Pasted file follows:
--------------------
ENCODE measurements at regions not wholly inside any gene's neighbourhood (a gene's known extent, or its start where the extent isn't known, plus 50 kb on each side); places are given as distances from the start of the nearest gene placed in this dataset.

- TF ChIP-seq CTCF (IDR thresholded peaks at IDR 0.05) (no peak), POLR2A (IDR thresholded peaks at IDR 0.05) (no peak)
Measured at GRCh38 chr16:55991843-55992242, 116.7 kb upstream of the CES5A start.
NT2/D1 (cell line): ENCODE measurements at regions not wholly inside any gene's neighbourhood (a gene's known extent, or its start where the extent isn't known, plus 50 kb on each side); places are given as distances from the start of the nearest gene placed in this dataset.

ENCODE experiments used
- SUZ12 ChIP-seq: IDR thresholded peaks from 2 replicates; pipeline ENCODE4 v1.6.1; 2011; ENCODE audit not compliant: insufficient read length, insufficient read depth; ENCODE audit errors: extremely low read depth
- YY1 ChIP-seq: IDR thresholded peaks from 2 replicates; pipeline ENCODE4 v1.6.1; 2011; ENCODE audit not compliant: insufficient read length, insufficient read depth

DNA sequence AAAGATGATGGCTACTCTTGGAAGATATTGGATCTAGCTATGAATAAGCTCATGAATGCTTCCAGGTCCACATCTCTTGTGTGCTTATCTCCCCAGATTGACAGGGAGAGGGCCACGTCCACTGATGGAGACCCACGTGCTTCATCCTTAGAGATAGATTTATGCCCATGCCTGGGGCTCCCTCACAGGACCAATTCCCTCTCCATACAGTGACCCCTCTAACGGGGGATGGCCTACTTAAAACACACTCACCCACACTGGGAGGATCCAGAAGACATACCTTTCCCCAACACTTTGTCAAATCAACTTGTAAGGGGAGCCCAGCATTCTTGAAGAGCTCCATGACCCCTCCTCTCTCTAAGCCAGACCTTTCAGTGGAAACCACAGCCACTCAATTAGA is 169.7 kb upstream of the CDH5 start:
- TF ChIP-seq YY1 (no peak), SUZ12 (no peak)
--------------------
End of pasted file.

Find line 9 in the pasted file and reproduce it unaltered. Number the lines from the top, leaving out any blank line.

- TF ChIP-seq YY1 (no peak), SUZ12 (no peak)